Photo of Noble Carpenter Carpenter says the trends favoring Sunbelt markets are poised to continue through 2019.

NEW YORK CITY—Evidently it’s not only lower prices, and therefore higher yields, that draw investors to office properties outside the six gateway markets. It’s also comparatively strong fundamentals.

Research from Cushman & Wakefield Capital Markets shows that secondary office markets, mainly in the Sunbelt, are outperforming when it comes to rent growth and net absorption. On a year-over year-basis through June 30, for example, rent growth in secondary Sunbelt markets has been 4.5%, compared to an average of 3.2% for the likes of San Francisco or Manhattan. Leading the way are Nashville (9.9% Y-O-Y), Austin (8.7%), Baltimore (8.3%), Miami (6.5%) and Phoenix (5.8%).

Looking ahead, office rent growth through 2019 is projected at 2.6% for these markets in the so-called “smile states”—including Atlanta, Dallas, Charlotte, Miami and Phoenix—or twice as fast as the 1.3% projected for the gateway cities. That dovetails with projected growth in office-using jobs of 2.3% for secondary Sunbelt cities and 1.1% in gateway markets.

Cushman & Wakefield’s research also shows that secondary Sunbelt markets have absorbed office space at 3.3% of the average inventory over the past eight quarters compared to 1.7% in the six gateway cities. As a result, vacancy in these markets has fallen, while vacancy in the gateway markets has risen 72 basis points since hitting its low point in 2015. At the same time, the spread between gateway and secondary Sunbelt market vacancies has shrunk to 240 bps, the lowest point this century.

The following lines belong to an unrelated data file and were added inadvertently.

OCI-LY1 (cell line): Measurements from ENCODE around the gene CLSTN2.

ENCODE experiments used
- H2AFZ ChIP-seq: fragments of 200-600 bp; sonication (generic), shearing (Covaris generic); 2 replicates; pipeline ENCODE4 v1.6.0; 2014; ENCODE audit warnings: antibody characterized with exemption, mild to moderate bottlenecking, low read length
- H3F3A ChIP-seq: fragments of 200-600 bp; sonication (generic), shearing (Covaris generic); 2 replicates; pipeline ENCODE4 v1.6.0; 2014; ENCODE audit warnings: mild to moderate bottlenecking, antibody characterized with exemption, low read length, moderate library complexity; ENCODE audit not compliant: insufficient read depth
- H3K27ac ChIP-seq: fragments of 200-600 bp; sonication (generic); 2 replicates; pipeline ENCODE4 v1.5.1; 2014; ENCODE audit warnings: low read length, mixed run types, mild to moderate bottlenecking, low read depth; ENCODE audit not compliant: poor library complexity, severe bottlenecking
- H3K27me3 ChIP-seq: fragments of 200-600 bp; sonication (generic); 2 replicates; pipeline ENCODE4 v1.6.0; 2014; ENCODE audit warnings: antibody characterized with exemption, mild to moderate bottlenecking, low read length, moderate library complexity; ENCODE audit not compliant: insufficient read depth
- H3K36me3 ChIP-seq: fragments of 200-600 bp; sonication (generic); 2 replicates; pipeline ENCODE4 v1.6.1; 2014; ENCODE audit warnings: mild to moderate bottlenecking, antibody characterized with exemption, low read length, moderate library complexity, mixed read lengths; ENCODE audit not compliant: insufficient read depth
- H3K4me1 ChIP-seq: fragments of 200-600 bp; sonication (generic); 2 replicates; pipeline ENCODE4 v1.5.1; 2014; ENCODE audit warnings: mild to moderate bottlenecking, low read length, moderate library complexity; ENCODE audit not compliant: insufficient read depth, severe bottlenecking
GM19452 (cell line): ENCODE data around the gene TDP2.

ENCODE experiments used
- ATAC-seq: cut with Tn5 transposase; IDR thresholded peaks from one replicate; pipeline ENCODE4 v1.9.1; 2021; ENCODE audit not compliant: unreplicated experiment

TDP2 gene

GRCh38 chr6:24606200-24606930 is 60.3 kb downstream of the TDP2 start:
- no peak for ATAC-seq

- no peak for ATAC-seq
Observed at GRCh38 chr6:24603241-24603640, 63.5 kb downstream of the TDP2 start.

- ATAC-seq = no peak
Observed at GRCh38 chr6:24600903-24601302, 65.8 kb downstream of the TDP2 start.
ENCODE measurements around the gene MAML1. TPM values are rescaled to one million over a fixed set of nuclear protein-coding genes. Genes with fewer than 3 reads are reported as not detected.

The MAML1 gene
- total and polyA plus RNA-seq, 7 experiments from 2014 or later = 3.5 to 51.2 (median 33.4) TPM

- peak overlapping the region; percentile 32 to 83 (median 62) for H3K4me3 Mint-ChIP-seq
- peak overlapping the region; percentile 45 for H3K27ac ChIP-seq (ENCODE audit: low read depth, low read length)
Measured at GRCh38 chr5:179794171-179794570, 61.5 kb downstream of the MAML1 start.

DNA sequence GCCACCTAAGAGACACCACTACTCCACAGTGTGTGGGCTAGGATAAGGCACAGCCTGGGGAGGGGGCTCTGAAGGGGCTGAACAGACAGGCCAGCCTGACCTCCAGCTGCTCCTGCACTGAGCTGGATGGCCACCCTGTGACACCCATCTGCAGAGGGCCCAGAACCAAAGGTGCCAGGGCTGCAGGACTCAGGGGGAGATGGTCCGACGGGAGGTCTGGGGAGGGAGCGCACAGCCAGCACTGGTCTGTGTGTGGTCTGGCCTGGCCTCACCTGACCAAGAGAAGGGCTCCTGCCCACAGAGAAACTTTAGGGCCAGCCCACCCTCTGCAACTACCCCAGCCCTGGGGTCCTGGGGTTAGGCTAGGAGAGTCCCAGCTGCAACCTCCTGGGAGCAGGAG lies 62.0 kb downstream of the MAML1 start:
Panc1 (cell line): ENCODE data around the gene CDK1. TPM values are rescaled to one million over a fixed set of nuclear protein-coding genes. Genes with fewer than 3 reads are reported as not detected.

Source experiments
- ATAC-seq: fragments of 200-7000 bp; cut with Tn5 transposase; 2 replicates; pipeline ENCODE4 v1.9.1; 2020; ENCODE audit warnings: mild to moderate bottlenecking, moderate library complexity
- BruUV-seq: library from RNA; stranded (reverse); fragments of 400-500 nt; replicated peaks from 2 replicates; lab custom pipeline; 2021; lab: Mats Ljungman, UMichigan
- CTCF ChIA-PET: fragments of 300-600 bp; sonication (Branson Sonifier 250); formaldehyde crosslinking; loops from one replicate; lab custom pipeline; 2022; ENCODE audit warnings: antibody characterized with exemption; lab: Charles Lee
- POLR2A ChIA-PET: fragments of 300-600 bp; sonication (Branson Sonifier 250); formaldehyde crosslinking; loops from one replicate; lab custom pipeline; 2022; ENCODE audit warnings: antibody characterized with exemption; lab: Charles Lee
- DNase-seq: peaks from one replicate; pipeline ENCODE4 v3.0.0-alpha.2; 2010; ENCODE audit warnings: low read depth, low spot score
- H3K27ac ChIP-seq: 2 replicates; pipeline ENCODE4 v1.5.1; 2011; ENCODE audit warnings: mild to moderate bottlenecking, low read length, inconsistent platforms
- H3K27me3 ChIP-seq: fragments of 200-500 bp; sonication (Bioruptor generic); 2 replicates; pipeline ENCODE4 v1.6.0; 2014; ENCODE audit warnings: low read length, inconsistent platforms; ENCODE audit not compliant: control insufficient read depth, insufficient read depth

“Reflecting these strong fundamentals, investment capital is shifting to secondary office markets, where properties are generally undervalued,” said Noble Carpenter, Cushman & Wakefield president, capital markets, Americas. “Gateway market office volumes peaked in 2015 and are now declining, while secondary Sunbelt office market investment sales volumes continue to rise. We project these trends will continue through 2019.”

Citing Real Capital Analytics’ Commercial Property Price Index, Cushman & Wakefield says that gateway office prices were 70% above their previous cyclical peak as of this past June, while secondary markets are 8% above their previous peak. Undervaluation extends to cap rates, too: in the previous cycle, the spread between gateway and secondary Sunbelt office market cap rates averaged 105 bps, but has since expanded to 163 bps on average. In recent quarters, though, the spread has begun to compress.

The continued undervaluation occurs at a time when the gateway markets have a construction pipeline equal to 3.3 times the annual average absorption over the past two years, as compared to only 1.3 times for the secondary Sunbelt markets. The pattern persists when looked at relative to inventory, Cushman & Wakefield says. Office product under construction in the gateway markets amounts to 2.7% of inventory as opposed to 2.1% in the secondary Sunbelt markets.

“Secondary Sunbelt markets continue to offer highly attractive yields on a risk-adjusted basis, with upside from further cap rate compression at a time when many asset classes, particularly Gateway-market office, are fully valued,” says David Bitner, senior director and head of Americas capital markets research at Cushman & Wakefield. “We see a wave of investment opportunity in secondary office markets, particularly with suburban assets, which have stronger momentum and have been less picked over by investors so far in this cycle.” Since 2010, 72% of CBD office inventory has traded, compared to just 65% in the suburbs, he adds.